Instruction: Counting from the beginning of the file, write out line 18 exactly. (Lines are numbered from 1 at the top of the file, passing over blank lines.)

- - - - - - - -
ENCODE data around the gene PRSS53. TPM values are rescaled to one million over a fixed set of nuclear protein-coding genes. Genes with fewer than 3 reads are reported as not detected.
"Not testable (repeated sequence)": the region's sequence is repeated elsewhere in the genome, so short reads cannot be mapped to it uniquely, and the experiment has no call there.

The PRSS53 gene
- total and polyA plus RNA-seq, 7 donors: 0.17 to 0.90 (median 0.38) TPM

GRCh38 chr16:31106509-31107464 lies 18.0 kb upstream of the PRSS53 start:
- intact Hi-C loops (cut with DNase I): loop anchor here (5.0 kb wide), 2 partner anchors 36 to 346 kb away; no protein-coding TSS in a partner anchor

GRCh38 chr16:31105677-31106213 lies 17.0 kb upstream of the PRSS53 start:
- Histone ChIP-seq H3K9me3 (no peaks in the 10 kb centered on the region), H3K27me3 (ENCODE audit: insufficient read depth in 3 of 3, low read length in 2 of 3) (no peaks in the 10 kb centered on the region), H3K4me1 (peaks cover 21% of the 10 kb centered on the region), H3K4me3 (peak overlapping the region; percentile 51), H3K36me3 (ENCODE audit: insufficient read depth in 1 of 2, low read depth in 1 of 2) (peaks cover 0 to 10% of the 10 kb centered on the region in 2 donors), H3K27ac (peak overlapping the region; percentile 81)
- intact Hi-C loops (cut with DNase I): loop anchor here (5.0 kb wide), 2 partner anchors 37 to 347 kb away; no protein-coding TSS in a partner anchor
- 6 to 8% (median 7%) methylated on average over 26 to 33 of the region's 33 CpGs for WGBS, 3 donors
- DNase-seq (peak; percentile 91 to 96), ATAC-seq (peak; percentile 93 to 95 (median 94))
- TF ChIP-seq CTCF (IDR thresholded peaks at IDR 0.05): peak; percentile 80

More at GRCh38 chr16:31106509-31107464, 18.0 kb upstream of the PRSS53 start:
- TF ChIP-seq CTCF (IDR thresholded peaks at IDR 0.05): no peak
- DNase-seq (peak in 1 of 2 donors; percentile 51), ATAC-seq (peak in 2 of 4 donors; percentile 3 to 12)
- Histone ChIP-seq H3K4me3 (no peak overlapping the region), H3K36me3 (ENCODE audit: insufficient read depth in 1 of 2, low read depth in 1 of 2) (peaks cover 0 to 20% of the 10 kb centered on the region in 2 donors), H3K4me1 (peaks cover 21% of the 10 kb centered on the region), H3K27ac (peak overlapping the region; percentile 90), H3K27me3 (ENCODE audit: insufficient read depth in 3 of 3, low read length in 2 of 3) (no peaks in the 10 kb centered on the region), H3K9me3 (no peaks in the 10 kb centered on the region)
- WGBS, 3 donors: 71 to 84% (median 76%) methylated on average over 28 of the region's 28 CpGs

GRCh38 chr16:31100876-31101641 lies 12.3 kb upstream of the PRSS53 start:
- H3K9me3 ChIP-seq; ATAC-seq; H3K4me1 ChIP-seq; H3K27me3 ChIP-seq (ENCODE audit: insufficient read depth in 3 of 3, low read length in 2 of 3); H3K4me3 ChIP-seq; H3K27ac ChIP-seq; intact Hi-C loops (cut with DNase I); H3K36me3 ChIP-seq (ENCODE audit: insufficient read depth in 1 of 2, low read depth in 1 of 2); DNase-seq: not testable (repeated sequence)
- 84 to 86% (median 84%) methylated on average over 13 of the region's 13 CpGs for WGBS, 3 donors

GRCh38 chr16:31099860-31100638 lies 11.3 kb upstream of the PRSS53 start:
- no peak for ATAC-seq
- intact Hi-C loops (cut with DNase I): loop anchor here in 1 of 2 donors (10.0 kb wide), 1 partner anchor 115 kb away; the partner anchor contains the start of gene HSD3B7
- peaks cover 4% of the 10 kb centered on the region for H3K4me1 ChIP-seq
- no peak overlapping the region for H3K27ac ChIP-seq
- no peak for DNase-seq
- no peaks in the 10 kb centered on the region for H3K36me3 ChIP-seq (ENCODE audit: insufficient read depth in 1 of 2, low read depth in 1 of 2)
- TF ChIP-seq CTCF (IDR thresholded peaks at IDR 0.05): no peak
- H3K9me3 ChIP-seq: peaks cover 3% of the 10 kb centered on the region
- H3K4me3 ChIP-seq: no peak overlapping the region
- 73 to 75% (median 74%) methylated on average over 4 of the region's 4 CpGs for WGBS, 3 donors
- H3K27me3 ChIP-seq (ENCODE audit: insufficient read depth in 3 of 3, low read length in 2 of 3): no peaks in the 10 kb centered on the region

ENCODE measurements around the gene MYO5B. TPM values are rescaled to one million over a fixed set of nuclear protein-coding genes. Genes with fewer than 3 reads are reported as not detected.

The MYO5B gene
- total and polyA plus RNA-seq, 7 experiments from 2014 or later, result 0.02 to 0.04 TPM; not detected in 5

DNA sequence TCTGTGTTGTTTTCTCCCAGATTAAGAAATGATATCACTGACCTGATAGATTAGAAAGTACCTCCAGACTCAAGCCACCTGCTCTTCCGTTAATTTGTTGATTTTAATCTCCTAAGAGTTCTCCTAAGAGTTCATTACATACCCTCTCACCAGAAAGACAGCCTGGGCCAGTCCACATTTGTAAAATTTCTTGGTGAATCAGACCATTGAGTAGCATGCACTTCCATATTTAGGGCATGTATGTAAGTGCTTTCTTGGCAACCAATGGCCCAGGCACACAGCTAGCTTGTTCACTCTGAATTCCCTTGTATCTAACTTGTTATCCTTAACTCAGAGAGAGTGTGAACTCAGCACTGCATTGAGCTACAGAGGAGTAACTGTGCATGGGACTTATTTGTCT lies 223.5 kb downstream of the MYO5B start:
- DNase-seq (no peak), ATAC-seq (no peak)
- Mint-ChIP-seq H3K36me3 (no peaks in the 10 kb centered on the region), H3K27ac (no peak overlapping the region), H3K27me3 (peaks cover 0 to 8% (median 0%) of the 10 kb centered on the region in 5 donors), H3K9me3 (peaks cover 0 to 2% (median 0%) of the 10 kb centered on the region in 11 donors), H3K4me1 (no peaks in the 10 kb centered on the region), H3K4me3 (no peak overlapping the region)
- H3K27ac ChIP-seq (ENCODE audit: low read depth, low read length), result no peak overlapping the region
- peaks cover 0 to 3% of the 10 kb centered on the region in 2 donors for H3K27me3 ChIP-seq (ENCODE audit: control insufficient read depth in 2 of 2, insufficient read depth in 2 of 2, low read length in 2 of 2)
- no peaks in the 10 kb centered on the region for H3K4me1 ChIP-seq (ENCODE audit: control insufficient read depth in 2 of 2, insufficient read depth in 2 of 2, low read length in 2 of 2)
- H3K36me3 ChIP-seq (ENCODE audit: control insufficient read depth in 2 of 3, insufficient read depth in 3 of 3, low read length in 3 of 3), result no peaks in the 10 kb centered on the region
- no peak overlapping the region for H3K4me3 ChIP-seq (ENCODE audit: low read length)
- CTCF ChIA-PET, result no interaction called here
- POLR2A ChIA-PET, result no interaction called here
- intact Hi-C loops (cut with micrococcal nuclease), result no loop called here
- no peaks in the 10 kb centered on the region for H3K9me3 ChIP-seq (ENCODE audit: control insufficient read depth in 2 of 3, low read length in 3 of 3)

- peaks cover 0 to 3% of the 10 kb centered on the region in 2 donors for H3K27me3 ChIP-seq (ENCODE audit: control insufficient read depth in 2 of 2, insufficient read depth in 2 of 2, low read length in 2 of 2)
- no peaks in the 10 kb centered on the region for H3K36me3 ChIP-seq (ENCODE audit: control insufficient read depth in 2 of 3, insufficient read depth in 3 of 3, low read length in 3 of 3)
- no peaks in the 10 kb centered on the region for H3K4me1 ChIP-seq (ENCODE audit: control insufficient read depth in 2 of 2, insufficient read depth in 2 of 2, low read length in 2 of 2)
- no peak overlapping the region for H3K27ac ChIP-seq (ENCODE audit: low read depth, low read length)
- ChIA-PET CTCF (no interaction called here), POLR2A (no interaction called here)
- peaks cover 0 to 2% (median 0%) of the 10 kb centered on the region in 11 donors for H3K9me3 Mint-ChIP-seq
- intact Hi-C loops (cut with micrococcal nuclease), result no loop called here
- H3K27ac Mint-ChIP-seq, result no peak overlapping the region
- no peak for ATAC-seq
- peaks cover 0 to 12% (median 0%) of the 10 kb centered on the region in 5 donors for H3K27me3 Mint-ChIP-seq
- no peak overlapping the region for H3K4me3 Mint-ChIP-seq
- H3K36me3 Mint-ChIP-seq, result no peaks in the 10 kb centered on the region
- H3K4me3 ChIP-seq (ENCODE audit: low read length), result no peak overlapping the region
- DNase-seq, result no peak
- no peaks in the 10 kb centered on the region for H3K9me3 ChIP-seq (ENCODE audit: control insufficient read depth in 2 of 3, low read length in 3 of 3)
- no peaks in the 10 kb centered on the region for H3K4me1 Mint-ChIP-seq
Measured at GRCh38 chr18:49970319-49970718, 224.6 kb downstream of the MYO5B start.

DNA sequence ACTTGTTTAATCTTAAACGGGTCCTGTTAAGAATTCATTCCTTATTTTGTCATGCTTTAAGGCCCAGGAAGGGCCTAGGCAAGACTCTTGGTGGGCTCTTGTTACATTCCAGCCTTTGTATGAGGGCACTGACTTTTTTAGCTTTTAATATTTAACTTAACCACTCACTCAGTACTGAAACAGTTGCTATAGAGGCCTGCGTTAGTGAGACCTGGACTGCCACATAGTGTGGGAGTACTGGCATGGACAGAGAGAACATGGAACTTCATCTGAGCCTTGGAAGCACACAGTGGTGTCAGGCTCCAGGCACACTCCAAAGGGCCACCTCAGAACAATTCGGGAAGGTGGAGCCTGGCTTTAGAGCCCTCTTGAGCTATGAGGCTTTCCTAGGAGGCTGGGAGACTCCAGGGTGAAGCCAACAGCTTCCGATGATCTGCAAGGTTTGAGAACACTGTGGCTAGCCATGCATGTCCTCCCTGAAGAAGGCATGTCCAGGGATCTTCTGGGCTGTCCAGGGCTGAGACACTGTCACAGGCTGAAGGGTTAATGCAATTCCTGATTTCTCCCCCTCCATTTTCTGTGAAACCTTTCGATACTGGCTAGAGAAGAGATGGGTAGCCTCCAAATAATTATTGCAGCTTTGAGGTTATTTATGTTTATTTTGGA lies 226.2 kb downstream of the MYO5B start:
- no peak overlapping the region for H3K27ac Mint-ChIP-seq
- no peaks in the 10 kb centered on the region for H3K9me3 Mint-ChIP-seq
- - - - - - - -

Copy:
GRCh38 chr16:31100876-31101641 lies 12.3 kb upstream of the PRSS53 start: